Consider an advection-diffusion problem

$$u_t+au_{xx}+bu_{x}=0,\quad x>0.$$

Now I want to remove the drift and rewrite the problem for the new domain. I use the change of variables $y=x-bt$, and the equation can be rewritten as


but what is the new domain in terms of variables $t$ and $y$?

Assume $b>0$, then $t\in [0,T]$ as before. But for $y$ the domain is not rectangular anymore, because it is like a triangle on one side. That is, for every fixed $t$, my $y$ is between $-bt$ and $\infty$? Did I compute the new domain correctly? If so, how do I solve this numerically? This is not a square box anymore, so do I have to place the grid for finite differences on such domain shape?


Assuming your old domain is $x\in[0,L]$, then $y(t)\in[-bt,L-bt]$. In your case, you could either solve it by hand since it is just the heat equation or you directly solve the original equation numerically and avoid the change of variables altogether (it doesn't change the computational cost anyway).

I would expect that rather than your domain, the boundary conditions are of importance.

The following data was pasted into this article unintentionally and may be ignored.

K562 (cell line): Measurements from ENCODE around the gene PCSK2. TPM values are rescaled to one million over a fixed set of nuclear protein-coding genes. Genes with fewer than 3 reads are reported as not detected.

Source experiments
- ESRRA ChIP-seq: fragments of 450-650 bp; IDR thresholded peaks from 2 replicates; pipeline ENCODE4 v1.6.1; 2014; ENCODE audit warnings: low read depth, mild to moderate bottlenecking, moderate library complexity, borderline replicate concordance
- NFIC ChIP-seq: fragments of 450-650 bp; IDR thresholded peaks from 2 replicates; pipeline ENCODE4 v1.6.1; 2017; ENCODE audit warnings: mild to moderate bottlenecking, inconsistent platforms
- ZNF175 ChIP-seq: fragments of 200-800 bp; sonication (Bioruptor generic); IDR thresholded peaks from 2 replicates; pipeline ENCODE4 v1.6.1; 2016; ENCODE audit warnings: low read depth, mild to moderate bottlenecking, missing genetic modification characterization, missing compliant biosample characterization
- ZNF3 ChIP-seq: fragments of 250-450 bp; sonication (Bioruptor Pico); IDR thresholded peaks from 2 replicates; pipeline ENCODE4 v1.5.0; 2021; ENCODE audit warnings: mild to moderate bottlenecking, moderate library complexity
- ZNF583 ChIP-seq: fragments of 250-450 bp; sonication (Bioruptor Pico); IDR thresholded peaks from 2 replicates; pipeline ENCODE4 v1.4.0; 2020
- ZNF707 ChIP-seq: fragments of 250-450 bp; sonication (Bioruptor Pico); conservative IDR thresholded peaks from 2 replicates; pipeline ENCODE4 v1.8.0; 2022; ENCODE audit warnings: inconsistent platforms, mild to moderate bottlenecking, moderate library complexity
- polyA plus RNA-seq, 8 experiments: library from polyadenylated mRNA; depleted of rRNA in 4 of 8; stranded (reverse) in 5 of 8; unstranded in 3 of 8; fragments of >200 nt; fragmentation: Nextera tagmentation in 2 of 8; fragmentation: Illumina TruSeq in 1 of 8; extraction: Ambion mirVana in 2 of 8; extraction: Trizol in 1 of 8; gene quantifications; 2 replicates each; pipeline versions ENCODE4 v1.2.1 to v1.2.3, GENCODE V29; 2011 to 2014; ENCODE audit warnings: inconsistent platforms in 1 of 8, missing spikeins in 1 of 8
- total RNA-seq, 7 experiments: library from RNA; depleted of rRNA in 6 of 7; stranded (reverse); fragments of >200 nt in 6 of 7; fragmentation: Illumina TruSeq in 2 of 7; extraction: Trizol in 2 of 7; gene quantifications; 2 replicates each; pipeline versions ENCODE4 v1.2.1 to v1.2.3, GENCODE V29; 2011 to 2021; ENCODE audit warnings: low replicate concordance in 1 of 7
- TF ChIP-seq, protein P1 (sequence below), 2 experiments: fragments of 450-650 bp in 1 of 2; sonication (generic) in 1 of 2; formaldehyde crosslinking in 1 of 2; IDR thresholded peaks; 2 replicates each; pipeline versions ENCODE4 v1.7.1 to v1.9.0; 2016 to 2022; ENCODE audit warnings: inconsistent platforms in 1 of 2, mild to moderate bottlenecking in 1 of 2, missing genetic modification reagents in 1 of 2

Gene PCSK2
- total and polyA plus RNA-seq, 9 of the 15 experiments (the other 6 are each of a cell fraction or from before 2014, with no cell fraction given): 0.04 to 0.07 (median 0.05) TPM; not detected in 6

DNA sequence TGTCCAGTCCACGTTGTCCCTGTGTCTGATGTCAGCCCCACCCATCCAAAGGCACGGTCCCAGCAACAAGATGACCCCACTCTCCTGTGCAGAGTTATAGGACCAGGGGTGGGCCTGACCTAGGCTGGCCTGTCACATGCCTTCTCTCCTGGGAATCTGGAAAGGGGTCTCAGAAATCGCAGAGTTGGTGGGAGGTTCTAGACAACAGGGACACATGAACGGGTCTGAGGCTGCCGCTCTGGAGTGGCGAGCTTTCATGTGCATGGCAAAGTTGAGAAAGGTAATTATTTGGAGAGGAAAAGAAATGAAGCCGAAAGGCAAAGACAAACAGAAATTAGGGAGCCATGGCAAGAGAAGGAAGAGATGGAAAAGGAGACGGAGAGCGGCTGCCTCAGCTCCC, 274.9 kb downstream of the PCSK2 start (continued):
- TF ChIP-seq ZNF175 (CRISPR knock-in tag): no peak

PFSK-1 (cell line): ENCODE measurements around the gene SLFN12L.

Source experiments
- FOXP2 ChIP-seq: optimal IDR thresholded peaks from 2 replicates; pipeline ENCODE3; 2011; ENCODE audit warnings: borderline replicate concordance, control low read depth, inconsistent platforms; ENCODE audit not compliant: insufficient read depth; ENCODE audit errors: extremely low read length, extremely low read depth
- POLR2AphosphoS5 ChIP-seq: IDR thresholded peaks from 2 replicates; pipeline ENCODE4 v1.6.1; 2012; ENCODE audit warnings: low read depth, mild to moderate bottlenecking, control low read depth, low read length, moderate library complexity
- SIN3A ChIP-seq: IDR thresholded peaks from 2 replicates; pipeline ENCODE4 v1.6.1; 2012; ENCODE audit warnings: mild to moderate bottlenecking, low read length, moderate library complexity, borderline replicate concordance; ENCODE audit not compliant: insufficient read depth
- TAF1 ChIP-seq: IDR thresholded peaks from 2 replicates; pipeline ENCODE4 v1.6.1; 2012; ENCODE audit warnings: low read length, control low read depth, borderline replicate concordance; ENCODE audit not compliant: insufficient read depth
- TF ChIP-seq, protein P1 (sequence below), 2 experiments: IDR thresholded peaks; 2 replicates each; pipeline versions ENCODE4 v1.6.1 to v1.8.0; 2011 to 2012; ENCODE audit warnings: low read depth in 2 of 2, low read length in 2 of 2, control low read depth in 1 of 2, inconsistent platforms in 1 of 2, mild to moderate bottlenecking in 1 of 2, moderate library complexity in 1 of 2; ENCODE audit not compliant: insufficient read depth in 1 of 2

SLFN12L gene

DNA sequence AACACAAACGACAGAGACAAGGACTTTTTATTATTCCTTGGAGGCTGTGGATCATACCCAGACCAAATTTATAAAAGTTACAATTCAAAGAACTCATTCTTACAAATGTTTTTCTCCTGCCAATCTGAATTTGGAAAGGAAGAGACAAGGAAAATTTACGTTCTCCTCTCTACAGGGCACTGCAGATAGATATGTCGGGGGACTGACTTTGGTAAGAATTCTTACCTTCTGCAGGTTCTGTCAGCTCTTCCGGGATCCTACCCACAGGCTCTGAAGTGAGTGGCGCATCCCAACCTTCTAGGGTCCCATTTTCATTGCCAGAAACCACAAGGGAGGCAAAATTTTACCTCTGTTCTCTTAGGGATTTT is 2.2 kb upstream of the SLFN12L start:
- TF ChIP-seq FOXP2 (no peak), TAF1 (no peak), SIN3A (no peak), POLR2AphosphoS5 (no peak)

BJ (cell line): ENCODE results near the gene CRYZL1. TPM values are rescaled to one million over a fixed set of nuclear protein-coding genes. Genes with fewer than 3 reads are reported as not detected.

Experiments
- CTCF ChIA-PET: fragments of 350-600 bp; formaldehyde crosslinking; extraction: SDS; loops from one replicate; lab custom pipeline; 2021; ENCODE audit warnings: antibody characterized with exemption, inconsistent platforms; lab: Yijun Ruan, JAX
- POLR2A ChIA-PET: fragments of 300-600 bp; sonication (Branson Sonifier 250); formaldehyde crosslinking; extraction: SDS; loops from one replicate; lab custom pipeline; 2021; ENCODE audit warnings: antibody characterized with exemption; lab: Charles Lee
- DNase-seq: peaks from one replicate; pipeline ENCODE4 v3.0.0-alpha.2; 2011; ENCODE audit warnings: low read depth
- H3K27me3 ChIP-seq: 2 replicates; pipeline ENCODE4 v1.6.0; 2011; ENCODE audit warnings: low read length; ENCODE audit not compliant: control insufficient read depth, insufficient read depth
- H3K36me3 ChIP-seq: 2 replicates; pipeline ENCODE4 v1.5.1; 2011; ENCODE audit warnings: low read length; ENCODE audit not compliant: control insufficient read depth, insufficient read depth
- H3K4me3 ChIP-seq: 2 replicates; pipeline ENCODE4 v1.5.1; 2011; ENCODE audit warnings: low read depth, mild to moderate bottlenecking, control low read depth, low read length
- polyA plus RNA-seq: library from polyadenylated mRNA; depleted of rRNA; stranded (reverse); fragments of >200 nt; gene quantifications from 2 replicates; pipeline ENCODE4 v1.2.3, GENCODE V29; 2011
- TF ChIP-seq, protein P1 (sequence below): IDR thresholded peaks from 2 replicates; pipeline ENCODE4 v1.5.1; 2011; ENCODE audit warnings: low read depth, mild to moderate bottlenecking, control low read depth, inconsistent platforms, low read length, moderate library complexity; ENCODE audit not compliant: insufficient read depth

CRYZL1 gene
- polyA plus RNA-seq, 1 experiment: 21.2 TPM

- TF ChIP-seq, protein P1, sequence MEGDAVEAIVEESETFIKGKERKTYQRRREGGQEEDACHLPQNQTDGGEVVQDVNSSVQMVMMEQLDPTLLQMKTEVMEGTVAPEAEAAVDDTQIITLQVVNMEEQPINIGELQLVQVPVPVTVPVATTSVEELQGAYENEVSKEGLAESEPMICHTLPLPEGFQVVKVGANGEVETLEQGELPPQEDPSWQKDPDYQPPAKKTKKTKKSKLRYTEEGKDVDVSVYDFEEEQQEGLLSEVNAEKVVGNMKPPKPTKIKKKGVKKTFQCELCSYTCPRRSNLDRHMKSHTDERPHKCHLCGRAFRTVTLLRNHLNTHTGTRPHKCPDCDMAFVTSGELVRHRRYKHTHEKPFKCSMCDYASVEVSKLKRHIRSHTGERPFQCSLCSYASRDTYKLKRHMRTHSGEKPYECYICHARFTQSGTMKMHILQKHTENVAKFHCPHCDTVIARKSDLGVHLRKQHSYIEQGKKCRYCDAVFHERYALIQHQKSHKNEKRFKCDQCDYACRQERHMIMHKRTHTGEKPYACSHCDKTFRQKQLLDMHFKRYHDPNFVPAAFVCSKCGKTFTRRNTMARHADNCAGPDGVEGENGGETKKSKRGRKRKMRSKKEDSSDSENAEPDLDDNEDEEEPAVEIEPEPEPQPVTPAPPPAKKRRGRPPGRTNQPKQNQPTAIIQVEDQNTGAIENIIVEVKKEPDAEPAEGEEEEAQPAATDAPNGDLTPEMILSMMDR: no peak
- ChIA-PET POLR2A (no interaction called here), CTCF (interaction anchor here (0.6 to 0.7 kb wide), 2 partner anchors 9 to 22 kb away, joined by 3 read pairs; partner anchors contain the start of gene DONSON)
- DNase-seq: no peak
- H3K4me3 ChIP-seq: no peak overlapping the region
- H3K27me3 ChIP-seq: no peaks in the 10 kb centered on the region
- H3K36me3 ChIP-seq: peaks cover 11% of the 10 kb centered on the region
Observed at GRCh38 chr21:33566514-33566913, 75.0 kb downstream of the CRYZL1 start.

If you stay far enough from the boundary until your final time, you could just assume a fixed mesh for $y\in[0,L]$ and shift the solution which would be the case for an open boundary, where both domains are equal $D(x)=D(y)=(-\infty,\infty)$

  • $\begingroup$ thanks, I was interested solving numerically and if there is a benefit of simplifying the equation this way. On one hand, I remove the drift, so I don't need to care about how to discretize that advection term(in case it is large and then I have to be careful), but looks like than I end up with non square domain and it gets harder to implement it for the new equation numerically. However, could not I create a romb grid in this case? I have never seen this in the books, in that way the transformed equation can be solved by the usual FDM as if I had a square grid...? $\endgroup$
    – Kamil
    Aug 11 '16 at 13:16

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